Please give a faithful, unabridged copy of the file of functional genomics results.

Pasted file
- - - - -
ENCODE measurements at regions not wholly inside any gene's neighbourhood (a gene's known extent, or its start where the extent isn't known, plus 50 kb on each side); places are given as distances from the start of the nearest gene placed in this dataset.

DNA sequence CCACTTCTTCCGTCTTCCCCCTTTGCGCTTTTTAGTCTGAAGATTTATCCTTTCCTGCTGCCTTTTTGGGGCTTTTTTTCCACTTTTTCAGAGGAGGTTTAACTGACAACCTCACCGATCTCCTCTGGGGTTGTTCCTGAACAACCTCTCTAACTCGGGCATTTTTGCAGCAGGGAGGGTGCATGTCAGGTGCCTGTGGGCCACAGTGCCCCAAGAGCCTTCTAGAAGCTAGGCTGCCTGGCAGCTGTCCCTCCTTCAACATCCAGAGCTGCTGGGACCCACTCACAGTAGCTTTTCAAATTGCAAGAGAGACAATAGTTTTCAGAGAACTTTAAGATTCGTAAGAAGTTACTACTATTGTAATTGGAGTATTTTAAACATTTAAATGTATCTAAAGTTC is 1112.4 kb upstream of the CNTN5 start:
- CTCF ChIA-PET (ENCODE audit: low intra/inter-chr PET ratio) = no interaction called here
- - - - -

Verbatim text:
ENCODE measurements at regions not wholly inside any gene's neighbourhood (a gene's known extent, or its start where the extent isn't known, plus 50 kb on each side); places are given as distances from the start of the nearest gene placed in this dataset.

DNA sequence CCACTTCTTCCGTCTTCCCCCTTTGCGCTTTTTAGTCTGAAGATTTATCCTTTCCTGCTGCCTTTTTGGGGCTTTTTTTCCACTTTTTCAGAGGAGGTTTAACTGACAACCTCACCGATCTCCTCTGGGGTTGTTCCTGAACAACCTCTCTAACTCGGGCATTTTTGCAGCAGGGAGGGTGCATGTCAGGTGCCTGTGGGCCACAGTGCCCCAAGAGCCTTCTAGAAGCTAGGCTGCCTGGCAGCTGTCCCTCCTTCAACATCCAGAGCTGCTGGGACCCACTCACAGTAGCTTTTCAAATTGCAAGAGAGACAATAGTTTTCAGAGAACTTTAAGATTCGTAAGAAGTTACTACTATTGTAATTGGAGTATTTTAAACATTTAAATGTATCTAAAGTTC is 1112.4 kb upstream of the CNTN5 start:
- CTCF ChIA-PET (ENCODE audit: low intra/inter-chr PET ratio) = no interaction called here